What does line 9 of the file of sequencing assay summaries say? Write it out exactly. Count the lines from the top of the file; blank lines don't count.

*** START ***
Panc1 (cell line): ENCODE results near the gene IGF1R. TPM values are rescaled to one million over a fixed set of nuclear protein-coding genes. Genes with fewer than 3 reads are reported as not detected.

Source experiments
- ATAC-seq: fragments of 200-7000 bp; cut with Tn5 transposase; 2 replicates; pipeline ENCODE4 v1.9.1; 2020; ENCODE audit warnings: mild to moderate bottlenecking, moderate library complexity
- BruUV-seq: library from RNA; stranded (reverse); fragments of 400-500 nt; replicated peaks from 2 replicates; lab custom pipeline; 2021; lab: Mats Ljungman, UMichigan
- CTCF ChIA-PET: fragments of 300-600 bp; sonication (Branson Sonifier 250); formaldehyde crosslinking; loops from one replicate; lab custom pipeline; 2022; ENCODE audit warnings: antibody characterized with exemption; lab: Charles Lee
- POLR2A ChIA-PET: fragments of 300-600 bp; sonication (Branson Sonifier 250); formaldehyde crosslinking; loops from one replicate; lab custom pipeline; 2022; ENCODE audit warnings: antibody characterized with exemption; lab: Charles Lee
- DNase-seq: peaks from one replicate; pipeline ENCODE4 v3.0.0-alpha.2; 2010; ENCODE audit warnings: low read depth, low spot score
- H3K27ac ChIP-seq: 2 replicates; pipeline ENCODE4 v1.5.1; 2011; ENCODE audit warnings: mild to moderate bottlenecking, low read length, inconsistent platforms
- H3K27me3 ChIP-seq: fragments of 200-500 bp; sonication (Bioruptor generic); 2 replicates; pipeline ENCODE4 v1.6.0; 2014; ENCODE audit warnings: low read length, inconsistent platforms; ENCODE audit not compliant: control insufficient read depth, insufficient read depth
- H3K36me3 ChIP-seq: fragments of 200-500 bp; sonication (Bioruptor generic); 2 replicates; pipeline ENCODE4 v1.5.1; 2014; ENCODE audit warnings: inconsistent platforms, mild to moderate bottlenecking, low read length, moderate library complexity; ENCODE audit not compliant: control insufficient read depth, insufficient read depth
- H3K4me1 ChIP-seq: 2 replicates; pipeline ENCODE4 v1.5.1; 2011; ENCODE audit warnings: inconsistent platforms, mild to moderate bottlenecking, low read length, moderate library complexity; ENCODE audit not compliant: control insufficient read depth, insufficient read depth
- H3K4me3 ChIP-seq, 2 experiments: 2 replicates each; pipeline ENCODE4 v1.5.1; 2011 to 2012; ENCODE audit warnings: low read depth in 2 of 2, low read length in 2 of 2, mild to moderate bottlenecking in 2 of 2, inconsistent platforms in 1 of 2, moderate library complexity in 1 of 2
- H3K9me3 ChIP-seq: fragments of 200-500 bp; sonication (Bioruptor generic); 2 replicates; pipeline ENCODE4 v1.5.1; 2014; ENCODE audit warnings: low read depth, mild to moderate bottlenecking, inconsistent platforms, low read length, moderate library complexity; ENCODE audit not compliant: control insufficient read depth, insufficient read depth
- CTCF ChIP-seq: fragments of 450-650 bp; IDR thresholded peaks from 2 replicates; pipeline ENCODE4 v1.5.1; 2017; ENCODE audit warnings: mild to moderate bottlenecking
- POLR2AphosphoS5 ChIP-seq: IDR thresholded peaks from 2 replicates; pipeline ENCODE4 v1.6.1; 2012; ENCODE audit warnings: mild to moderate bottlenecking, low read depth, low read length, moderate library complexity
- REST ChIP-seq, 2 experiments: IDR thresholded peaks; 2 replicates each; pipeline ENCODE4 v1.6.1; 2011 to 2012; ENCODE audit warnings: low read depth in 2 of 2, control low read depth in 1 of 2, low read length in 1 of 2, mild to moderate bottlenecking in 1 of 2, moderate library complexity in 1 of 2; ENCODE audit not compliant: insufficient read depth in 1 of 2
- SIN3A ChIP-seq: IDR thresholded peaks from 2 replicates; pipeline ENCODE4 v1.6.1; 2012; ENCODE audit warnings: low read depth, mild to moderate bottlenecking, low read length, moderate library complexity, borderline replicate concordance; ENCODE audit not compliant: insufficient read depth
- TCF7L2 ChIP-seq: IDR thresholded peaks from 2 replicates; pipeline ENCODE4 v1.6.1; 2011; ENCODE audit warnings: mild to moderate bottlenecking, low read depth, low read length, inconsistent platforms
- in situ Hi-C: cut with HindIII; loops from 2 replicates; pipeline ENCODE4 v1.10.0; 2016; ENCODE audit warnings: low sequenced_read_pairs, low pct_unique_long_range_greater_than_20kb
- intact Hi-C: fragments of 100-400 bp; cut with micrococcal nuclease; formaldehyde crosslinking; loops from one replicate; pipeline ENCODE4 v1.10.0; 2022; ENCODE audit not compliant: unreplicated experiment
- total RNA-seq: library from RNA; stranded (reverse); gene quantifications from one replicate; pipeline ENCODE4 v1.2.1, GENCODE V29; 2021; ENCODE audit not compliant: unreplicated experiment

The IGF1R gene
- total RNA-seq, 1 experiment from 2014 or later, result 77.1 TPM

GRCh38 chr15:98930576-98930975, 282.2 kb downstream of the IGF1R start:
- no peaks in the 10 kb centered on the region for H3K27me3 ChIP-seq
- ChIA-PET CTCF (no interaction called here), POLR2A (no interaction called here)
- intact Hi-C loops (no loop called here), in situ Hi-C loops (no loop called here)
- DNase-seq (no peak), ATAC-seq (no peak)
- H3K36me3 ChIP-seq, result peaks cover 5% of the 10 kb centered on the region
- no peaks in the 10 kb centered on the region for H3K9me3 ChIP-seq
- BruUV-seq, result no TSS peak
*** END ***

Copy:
- H3K27me3 ChIP-seq: fragments of 200-500 bp; sonication (Bioruptor generic); 2 replicates; pipeline ENCODE4 v1.6.0; 2014; ENCODE audit warnings: low read length, inconsistent platforms; ENCODE audit not compliant: control insufficient read depth, insufficient read depth